UPDATED 2:20 p.m. :
MISSOULA, Mont. (AP) _ The latest plan to establish a Bitterroot Valley resort partly on federal land has advanced a notch in the U.S. Forest Service's screening. The agency says it needs additional information to evaluate the project further.
Bitterroot National Forest Supervisor David Bull told developers of Bitterroot Resort that their proposal cleared the agency's initial screening, and the Forest Service now needs information about their finances and technical expertise. If the project passes the second-tier screening and the Forest Service accepts the developers' application for special use of national forest land, then an environmental analysis will be conducted and still more information will be required, Bull said in a letter.
Last summer, the Forest Service rejected the application for a special-use permit, citing concerns about the resort's effects on lynx, winter range for elk and alpine scenery. Bitterroot Resort then submitted a revised plan and said it was intended to address those concerns.
The resort would use Forest Service land for alpine skiing accessible by snowcoach, for Nordic skiing and for mountain bicycling. Lodging and dining would be on private ranchland next to U.S. 93.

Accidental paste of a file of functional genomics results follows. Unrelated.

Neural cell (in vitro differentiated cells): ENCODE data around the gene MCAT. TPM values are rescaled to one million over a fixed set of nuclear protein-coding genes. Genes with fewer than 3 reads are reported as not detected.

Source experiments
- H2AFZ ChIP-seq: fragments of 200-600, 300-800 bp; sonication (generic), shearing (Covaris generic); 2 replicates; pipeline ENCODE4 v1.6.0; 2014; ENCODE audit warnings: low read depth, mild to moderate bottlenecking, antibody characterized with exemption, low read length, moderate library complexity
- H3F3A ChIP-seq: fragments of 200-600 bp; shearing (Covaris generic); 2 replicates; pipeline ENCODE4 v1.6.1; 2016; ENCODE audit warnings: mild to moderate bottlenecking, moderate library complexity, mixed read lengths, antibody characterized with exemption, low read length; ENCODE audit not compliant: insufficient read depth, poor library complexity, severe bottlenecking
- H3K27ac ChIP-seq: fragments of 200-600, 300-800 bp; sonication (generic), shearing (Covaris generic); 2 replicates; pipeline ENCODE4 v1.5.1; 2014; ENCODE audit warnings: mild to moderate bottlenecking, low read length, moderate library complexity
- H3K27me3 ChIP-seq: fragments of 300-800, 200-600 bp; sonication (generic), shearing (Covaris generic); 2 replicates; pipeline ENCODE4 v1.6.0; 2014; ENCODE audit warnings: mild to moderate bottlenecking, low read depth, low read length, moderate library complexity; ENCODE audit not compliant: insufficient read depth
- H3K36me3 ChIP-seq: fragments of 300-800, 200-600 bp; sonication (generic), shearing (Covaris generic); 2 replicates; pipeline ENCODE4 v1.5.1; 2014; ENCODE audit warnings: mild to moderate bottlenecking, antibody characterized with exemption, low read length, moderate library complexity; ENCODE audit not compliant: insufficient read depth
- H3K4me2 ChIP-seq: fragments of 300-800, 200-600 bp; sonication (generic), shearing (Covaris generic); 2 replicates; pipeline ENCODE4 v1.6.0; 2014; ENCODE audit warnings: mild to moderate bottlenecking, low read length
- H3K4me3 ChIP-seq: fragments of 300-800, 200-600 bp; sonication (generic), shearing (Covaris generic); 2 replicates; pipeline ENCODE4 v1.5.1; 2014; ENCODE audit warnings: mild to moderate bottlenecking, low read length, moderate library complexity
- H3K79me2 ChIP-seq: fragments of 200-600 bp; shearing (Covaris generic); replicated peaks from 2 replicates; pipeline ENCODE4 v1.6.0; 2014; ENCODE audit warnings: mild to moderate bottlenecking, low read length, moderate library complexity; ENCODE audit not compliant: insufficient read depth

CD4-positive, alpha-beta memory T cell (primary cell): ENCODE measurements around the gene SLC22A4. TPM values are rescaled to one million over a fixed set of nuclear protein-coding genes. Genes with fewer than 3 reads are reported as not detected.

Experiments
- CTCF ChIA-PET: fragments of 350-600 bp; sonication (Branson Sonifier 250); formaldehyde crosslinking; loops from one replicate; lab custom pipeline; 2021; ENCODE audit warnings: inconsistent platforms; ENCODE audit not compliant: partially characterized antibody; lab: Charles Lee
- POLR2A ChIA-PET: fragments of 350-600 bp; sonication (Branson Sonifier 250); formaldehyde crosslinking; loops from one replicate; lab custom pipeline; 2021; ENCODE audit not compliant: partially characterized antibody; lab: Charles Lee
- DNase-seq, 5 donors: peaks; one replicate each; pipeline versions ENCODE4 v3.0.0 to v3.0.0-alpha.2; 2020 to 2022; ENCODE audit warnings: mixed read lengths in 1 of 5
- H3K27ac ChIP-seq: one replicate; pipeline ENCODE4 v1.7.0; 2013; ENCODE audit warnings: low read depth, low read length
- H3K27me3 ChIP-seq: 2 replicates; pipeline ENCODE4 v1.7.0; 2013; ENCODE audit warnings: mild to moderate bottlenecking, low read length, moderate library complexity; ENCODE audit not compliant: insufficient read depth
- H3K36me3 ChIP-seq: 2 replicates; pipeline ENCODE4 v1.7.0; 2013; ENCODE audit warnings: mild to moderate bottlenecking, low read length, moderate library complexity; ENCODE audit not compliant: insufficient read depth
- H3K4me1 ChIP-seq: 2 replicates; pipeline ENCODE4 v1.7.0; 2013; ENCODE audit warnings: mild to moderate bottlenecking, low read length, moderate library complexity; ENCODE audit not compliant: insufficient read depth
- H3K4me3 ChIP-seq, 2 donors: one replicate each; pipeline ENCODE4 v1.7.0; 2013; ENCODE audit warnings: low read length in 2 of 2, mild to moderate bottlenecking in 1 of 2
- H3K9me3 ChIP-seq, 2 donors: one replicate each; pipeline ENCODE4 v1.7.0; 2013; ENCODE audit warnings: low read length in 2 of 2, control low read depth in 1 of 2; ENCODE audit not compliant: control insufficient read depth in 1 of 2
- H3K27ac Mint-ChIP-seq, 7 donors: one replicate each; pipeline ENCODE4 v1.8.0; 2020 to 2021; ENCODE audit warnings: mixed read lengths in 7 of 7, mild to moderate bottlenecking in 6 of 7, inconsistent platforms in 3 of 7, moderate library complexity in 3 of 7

Resort Chief Operating Officer Jim Gill said Wednesday that the Forest Service's request for information likely will be fulfilled within weeks.
"Now that we've got further direction from them, we'll proceed as quickly as we can and get them a good answer," Gill said.
In the latest proposal submitted to the Forest Service, resort developers changed plans for skiing so it would be away from a lynx analysis area and winter range used by big game. The proposal for tree thinning to accommodate skiers was changed in response to the concern about the scenery.
Tom Maclay, whose family owns ranchland that would be part of Bitterroot Resort, announced development plans several years ago. The proposal has been through several revisions in efforts to obtain Forest Service approval.